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The trial of the twelve young fugitives from Hong Kong held behind closed doors in Shenzhen

The trial of ten of the twelve young Hong Kong fugitives, in the hands of the Chinese authorities since the end of August, ended without a verdict, Monday, December 28, in Shenzhen, after a few hours of hearing of which almost no details have filtered out, not even the presence of the accused on the spot, in person or by video. According to lawyers appointed by the authorities, the verdict will be announced on Wednesday, December 30.

Among the ten defendants tried on Monday, eight were accused of illegally crossing the Chinese border, an offense punishable by one year in prison, while two were accused of having organized this flight, a crime punishable by seven years in prison. They all had to plead guilty. The two minors in the group were to be tried separately.

Endless patrols

The court said in an official statement that the trial was held “In accordance with the law and in an open manner, in the presence of the press and members of the families of the accused”. However, the support committee for the families of the defendants said Monday evening that no relative had been able to attend the hearing, nor any journalist from Hong Kong or abroad.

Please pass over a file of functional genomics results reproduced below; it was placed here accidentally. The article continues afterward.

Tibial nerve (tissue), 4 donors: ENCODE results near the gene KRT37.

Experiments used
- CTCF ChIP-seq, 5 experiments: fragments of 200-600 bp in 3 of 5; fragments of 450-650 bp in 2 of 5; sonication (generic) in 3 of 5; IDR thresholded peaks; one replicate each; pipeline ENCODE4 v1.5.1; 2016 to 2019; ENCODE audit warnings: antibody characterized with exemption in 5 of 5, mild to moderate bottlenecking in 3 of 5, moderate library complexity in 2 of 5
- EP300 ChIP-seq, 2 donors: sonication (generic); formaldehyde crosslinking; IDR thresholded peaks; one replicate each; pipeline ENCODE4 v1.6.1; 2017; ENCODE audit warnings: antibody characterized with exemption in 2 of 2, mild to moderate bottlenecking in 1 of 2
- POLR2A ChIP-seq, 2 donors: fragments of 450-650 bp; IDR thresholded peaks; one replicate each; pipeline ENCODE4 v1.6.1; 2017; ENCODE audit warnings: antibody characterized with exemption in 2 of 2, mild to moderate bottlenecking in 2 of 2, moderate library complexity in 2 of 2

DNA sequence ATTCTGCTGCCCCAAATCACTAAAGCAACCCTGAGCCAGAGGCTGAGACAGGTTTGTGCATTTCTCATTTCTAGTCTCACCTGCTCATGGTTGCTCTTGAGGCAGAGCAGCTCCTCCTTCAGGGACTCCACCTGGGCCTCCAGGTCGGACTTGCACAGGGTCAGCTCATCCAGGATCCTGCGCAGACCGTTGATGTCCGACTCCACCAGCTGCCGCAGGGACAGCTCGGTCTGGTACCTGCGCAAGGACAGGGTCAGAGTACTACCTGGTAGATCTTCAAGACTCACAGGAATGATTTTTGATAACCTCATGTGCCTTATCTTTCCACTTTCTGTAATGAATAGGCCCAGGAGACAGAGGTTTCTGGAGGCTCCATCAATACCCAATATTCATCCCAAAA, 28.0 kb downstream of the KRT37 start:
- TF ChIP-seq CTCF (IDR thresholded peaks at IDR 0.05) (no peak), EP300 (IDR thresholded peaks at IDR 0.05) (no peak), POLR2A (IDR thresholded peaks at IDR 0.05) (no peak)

The journalists on the spot could only note the incessant police patrols around the building of the court, which had been surrounded by high barricades of protection. A handful of Western diplomats (from Germany, France, the Netherlands, Portugal, UK, Canada, US and Australia, according to various press reports) who intended to attend the trial also stayed behind. court gates.

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“The unfairness of this legal process proves that it is obviously a question of political persecution”, estimated the support committee. British Foreign Secretary Dominic Raab said “Deeply concerned that some of the ‘Shenzhen Twelve’ have been tried in secret. We expect China to respect the law and that trials take place in a fair and transparent manner ”.

The United States called on Monday for the immediate release of the twelve youngs. “Their only crime is to have fled tyranny Said a spokesperson for the US Embassy in Beijing. “China is a rule of law, where the laws must be respected and offenders prosecuted”, Zhao Lijian, spokesperson for Chinese diplomacy, reacted, accusing the United States of“Ignore the facts, confusing good and bad”.

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